Turkey: A Case Study in Democratic Reversal

Project Expert

Steven A. Cook
Steven A. Cook

Eni Enrico Mattei Senior Fellow for Middle East and Africa Studies and Director of the International Affairs Fellowship for Tenured International Relations Scholars

About the Project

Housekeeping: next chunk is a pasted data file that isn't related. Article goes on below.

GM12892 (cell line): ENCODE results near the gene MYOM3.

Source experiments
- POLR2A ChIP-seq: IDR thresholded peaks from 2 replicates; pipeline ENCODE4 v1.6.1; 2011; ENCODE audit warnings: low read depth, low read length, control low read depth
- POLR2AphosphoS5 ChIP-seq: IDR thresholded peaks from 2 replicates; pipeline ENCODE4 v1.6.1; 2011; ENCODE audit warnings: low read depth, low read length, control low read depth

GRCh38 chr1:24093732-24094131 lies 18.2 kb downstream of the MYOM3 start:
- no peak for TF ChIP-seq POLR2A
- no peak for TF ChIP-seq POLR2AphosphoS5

Just a decade ago, Turkey seemed on track to becoming a full-fledged liberal democracy. The Justice and Development Party (AKP) came to power in 2002 and oversaw a period of dramatic political reform. By the time the European Commission recommended, in 2004, that Ankara begin pursuing EU membership, Prime Minister Recep Tayyip Erdogan was earning praise for having discovered a Turkish "third way," in which Islamists pursued political and economic reform without sowing dangerous social divisions. A decade later, however, Turkey's democratic transition is over. Although more Turks are voting and engaged in politics than ever before—thanks to AKP reforms that have helped produce a growing middle class—over time, the government has increasingly restricted their ability to contest its decisions. Pressure on journalists, restrictions on freedom of expression, police brutality, and limits on social media have all become hallmarks of Turkish politics. Overall, Turkish leaders have used the quasi-democratic institutions of the political system to advance an anti-democratic agenda. My work on Turkey—articles, blog posts, and roundtable meetings—aims to identify the trends in Turkish politics and what they may mean for the broader region.